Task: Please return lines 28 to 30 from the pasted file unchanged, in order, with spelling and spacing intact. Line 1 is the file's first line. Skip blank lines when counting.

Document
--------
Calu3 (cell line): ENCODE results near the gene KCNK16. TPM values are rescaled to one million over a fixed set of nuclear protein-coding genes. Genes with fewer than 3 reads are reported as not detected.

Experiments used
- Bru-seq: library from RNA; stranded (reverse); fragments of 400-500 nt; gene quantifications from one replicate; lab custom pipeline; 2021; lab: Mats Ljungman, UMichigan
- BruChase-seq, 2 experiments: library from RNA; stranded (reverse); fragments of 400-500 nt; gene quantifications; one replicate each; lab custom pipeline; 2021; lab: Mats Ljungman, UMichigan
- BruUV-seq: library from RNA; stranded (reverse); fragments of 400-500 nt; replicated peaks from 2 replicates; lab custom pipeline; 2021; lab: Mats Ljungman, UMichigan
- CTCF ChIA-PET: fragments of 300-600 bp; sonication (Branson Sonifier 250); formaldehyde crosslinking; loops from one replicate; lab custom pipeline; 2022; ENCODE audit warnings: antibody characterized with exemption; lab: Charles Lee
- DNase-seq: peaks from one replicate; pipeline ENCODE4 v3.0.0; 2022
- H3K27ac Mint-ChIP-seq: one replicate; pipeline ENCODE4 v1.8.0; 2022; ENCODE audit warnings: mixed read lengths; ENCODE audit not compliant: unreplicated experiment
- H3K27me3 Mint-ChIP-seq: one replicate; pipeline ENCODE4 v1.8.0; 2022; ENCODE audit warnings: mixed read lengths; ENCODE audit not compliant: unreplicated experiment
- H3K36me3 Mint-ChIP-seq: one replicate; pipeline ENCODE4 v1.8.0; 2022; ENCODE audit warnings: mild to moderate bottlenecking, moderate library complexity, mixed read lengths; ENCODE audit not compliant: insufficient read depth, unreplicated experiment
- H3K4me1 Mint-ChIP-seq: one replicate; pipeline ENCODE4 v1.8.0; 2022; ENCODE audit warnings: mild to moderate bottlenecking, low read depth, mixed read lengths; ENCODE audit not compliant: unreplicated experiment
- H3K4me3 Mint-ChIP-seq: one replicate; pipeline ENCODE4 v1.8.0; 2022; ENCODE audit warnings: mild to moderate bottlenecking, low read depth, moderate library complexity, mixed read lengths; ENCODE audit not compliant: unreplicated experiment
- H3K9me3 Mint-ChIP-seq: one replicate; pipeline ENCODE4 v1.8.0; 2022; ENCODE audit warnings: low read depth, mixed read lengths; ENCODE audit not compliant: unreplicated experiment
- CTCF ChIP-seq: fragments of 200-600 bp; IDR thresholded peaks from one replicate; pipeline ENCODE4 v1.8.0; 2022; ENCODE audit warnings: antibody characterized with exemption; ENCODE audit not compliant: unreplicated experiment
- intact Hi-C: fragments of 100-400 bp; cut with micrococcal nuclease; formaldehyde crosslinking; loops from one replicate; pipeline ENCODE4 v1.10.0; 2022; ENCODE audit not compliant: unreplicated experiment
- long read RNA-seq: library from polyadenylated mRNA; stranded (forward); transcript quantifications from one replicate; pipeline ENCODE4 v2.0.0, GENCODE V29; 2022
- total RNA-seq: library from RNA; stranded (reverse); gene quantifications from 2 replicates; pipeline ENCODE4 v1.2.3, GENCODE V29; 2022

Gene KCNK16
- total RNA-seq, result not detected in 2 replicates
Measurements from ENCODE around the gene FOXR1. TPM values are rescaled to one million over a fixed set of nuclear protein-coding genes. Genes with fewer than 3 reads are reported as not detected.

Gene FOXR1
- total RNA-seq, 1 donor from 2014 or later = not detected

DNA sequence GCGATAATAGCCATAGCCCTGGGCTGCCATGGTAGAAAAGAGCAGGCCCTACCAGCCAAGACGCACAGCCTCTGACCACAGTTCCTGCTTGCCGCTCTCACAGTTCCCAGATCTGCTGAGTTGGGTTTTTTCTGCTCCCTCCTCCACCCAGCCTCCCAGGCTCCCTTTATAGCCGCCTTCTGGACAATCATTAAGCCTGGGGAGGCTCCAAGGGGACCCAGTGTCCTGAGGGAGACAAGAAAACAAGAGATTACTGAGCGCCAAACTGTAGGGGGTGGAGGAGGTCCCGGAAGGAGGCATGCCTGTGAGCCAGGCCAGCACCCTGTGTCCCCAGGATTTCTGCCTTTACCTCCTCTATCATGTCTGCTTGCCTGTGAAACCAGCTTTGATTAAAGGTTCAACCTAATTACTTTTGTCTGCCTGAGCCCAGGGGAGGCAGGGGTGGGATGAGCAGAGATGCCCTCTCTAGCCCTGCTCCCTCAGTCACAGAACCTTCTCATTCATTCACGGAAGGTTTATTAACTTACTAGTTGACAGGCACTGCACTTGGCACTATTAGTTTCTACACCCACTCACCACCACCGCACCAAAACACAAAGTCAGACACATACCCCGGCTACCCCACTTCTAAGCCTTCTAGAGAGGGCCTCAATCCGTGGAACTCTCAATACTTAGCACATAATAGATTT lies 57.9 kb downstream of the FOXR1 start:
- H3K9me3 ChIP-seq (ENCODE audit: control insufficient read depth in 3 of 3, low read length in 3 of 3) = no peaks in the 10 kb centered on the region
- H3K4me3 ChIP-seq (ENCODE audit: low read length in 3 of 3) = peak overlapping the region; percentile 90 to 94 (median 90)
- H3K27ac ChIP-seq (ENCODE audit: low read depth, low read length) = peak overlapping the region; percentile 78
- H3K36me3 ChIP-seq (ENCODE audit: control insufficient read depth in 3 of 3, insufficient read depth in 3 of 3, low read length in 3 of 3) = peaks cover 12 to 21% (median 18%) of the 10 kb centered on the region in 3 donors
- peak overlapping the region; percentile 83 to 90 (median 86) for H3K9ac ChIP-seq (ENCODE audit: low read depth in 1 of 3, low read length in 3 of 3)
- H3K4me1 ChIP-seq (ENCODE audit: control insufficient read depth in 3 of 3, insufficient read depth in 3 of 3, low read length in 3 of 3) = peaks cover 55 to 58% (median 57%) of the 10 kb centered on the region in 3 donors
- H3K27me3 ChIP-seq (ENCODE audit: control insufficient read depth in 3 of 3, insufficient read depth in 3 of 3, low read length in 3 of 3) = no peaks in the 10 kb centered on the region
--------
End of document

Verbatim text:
- peak overlapping the region; percentile 83 to 90 (median 86) for H3K9ac ChIP-seq (ENCODE audit: low read depth in 1 of 3, low read length in 3 of 3)
- H3K4me1 ChIP-seq (ENCODE audit: control insufficient read depth in 3 of 3, insufficient read depth in 3 of 3, low read length in 3 of 3) = peaks cover 55 to 58% (median 57%) of the 10 kb centered on the region in 3 donors
- H3K27me3 ChIP-seq (ENCODE audit: control insufficient read depth in 3 of 3, insufficient read depth in 3 of 3, low read length in 3 of 3) = no peaks in the 10 kb centered on the region